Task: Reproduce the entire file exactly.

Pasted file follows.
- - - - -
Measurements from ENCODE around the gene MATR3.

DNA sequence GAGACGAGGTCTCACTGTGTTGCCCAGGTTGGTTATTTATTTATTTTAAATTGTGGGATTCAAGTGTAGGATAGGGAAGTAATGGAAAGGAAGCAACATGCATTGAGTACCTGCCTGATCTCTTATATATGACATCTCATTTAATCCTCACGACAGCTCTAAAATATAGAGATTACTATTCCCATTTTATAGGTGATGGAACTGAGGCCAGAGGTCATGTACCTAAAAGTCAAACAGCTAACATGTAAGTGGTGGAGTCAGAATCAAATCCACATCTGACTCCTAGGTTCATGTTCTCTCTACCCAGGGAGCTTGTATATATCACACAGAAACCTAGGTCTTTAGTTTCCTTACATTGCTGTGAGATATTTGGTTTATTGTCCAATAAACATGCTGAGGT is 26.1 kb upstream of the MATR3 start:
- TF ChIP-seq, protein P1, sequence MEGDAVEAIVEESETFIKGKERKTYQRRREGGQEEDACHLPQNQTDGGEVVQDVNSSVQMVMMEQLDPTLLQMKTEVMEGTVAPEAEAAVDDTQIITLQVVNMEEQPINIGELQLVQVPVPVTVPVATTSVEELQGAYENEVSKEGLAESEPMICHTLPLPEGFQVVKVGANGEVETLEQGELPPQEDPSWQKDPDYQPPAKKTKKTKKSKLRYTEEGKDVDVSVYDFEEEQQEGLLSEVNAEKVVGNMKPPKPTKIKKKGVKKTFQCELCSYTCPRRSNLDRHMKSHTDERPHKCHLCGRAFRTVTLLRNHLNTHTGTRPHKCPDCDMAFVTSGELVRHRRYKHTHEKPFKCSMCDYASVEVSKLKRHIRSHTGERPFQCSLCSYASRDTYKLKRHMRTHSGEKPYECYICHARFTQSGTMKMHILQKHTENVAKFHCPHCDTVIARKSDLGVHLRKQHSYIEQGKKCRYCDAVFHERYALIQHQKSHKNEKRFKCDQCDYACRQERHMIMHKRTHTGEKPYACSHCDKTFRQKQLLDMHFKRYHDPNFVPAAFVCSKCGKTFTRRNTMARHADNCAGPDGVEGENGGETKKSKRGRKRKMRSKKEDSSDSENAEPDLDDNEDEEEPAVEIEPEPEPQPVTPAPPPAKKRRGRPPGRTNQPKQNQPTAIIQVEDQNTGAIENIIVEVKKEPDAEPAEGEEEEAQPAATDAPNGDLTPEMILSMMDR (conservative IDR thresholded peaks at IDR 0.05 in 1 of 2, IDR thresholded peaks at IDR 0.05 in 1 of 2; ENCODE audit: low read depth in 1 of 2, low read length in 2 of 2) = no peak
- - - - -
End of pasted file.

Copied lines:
Measurements from ENCODE around the gene MATR3.

DNA sequence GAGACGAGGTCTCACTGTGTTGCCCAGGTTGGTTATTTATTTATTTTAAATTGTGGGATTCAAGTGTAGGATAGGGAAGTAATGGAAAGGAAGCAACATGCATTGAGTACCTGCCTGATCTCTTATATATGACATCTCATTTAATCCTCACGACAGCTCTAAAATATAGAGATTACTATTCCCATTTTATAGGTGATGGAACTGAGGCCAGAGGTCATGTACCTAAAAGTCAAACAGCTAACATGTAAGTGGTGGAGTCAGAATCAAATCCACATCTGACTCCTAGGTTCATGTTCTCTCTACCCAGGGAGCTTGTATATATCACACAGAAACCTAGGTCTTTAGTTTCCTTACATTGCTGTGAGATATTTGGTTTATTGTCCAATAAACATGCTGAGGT is 26.1 kb upstream of the MATR3 start:
- TF ChIP-seq, protein P1, sequence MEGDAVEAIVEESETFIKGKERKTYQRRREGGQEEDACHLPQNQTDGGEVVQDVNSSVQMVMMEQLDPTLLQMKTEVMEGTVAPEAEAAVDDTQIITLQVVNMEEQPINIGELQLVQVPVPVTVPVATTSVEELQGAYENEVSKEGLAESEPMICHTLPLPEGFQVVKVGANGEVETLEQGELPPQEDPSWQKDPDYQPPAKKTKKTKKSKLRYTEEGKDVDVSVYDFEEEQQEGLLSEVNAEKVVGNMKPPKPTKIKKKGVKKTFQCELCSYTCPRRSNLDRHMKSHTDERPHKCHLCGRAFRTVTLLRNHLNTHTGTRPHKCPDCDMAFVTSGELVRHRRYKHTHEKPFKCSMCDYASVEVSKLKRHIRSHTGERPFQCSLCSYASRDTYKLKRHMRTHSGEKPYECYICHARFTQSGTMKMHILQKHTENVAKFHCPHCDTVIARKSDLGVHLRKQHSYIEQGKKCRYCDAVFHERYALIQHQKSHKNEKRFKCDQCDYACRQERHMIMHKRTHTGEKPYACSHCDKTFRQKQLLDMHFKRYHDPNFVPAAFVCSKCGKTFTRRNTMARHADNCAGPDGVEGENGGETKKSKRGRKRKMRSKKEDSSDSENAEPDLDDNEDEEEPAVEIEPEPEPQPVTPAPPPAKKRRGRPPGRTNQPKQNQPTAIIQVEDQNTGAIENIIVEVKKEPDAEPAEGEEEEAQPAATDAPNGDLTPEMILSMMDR (conservative IDR thresholded peaks at IDR 0.05 in 1 of 2, IDR thresholded peaks at IDR 0.05 in 1 of 2; ENCODE audit: low read depth in 1 of 2, low read length in 2 of 2) = no peak